The exterior walls are plastered with grey and brown concrete, giving off a rusty iron-like feel. The square shapes are tactfully layered against each other, giving smooth, sharp lines from the. It also enhances the dimension of the shadow and blends the house with the surrounding natural context.

The architect employed the same color palette for the interior, including rusty-looking aluminum window frames and grey concrete plaster walls in various parts. The remaining walls are painted white, paired with neutral wood tones to create a pleasant ambiance, and soften the mood and tone of the property. Furthermore, the arrangement of furniture and other built-ins is flawless. It is neat and accurately portrays the homeowner’s personality.

Soft lines and rhythms

The lines of the balcony on the mezzanine are the only elements in the house with curvature from the slight modifications of the lines to create a soft movement for the house. This connects the first floor and the second floor, creating a welcoming vibe to the house, as well as the lines of the round pillar structure are designed to be light, with equal spacing rhythms, and are beautifully arranged.

The staircase is another element that the architect pays attention to detail in the design. He designed a straight wooden staircase covered with steel edges on the sides. The stairs consist of a glass banister along the way to the mezzanine. Importantly, the position of the staircase may also open up the view of the courtyard within the home, enabling natural light to fully stream through, which is said to be the key to making the house pleasant.

Create a fresh and interesting dimension in Hard Scape

Since the depth of the land is more than 20 meters, the architect reduces the central part of the house and inserts the courtyard to allow natural light to reach all parts of the house. Some of the original trees are well preserved. However, the homeowner doesn’t have time to maintain the garden all the time, so using Hard Scape instead of planting more trees may be a better fit for their lifestyle.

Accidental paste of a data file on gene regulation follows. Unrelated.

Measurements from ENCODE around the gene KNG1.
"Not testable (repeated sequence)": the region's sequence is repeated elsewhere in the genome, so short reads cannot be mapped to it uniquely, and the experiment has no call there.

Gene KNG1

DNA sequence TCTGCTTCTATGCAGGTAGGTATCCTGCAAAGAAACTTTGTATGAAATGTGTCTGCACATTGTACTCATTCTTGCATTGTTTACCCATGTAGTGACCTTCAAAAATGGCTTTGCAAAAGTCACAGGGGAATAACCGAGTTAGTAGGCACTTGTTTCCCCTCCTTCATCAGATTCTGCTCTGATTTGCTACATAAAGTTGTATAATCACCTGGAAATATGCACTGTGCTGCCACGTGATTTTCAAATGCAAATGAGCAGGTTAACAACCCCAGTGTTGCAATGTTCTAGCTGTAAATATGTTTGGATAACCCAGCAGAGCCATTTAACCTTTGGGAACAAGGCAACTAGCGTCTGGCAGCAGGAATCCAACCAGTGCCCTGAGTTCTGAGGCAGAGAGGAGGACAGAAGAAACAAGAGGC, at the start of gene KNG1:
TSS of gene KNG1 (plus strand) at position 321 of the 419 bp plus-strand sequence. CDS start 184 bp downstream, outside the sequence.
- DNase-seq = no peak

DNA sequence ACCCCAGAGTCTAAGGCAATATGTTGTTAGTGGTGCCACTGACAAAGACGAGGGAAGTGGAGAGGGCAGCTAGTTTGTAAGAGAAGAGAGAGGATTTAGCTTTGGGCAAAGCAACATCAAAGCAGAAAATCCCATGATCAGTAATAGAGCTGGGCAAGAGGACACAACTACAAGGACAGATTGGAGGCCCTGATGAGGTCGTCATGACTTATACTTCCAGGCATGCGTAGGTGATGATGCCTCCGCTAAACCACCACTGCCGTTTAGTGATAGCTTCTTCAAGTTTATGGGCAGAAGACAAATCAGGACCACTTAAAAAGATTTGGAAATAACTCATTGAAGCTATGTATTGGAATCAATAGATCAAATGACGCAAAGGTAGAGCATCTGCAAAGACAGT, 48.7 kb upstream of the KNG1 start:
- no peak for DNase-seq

The court’s floor is built of specifically designed concrete bars that form the Hard Scape pattern, adding an intriguing dimension. The bars were carefully stacked and progressively lifted to the house’s shifting levels. In addition, the architect added a gimmick by distributing small cobblestones between the areas, which, in addition to defining the space in its own unique way, enhances the sequence of strolling through this court.

This FN House expresses itself in terms of space management and perfectly draws the hallmarks of the surrounding context into the house; also, the homeowner’s characters infer the choice of raw materials while maintaining complete tidiness. Even though the house may one day alter over time, the relationship between the space inside the house, the selection of materials, and the design story remain, always growing with the life experience of the homeowner.

Location: Bangkok, Thailand
Area: 750 sq.m.
Architect: Anonym studio
Design Team: Phongphat Ueasangkhomset, Parnduangjai Roojnawate, Kamolchanok Somsang, Natnicha Nimnaparoj, Sachaporn Kaewthep, Warung Klongsat
Photographer: DOF Skyground

Janjitra Horwongsakul

Janjitra Horwongsakul